38 of 40 people found the following review helpful
A worthy biogrpahy of a worthy PM,
This review is from: Gladstone (Paperback)
This is the second book of Roy Jenkins that I have read, having greatly enjoyed his biography of Winston Churchill. Initially I felt that I had read the books in the wrong order - in the introduction to Churchill there are many references to this previous work - how he had thought that Gladstone was the greater Prime Minister until he had written about Churchill's life, but gradually settled down to enjoy this highly readable biography.
There were two things that immediately struck me. The first was the extreme religiosity of Gladstone, especially in regard to sin he felt from his rescue work. He was a man who continually struggled to reconcile his faith to his actions, and through his meticulous diary keeping we are allowed to peer through a large window into his soul, as opposed to the speculation that often litters biographies.
The second was his troubled relationship with Queen Victoria. Whilst I had previously been aware of her preference for Disraeli, I had not been aware of the adverse reaction she had to almost anything that Gladstone did as Premier, especially in later years. The snub she delivered to him regarding a peerage upon the close of his final premiership was particularly vitriolic (and amusing reading!), and the feel of the book is that his struggles were as much with Victoria as with Benjamin Disraeli.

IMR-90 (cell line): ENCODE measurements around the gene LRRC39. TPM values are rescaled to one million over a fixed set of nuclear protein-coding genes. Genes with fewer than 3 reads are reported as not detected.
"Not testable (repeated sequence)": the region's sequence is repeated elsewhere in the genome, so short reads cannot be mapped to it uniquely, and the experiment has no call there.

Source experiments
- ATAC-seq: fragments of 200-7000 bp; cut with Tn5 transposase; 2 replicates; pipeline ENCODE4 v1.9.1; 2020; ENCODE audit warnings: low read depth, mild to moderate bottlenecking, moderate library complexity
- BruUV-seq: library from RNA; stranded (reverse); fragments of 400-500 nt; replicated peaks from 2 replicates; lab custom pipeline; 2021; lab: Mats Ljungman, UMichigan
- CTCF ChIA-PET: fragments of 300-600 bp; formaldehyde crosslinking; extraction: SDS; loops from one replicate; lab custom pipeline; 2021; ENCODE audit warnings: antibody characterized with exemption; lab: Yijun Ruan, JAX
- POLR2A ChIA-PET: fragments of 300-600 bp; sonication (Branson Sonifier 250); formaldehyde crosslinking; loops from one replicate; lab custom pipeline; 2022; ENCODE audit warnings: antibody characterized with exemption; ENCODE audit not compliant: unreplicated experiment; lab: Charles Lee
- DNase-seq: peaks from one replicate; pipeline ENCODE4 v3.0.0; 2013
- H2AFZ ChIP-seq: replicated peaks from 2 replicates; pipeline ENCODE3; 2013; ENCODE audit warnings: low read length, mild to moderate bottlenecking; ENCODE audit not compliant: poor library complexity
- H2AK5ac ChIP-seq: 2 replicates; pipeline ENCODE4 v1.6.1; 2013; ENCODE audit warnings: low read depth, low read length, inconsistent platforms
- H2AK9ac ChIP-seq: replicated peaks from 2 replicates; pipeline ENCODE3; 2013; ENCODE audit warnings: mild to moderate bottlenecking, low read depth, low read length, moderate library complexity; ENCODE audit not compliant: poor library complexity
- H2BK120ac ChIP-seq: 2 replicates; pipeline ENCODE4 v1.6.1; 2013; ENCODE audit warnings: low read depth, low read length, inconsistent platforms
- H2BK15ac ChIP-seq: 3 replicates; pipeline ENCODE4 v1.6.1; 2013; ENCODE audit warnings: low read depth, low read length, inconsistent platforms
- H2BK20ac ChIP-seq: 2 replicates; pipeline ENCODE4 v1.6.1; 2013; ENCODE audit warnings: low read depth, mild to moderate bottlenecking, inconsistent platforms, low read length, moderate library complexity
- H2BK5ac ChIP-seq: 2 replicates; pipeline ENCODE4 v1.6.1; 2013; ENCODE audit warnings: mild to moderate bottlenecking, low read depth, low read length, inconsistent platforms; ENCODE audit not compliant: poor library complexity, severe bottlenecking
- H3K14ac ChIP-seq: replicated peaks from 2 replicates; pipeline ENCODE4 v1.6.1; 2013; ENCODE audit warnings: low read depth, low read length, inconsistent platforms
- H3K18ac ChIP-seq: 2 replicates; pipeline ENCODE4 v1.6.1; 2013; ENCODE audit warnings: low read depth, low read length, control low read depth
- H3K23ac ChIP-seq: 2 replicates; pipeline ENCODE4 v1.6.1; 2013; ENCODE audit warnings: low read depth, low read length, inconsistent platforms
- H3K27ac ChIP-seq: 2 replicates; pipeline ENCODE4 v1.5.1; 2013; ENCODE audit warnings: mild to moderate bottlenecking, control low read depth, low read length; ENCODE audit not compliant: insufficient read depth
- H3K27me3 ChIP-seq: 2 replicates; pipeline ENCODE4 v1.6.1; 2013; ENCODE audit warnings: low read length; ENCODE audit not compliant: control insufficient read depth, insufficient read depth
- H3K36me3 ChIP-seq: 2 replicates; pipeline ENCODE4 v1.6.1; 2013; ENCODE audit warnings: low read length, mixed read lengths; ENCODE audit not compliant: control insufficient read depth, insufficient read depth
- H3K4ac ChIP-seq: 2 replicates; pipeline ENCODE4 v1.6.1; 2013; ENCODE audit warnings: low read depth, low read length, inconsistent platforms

Jenkins succeeds in stripping away completely the layers of Gladstone. He goes into the right amount of detail on the key events of his life, and also critically evaluates them. Jenkins is not in slavish approval of his every action or personality trait. His prose is occasionally witty but always well constructed, though the Latin and French phrases often reveal the pompous character of the author. He succeeds again in drawing parallels with other historical figures and also in drawing on his own vast experience.
The Grand Old Man emerges well out of this. No Prime Minister of politician ever has an entirely blemish free career. Jenkins leaves the blemishes in for all to see, and the decision about the extent to which Gladstone is the greatest PM depends on how you judge his faults against his successes. Jenkins makes the case for the prosecution and the defence in an interesting and lively way in a book that is well worth investigation.
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Initial post: 5 Dec 2011 12:19:54 GMT
" Rickers " that lived in the eastern townships of Quebec, New Brunswick, Nova Scotia and Alberta and British Columbia provinces of Canada (1777 to 1957) - review does not apply to this book!
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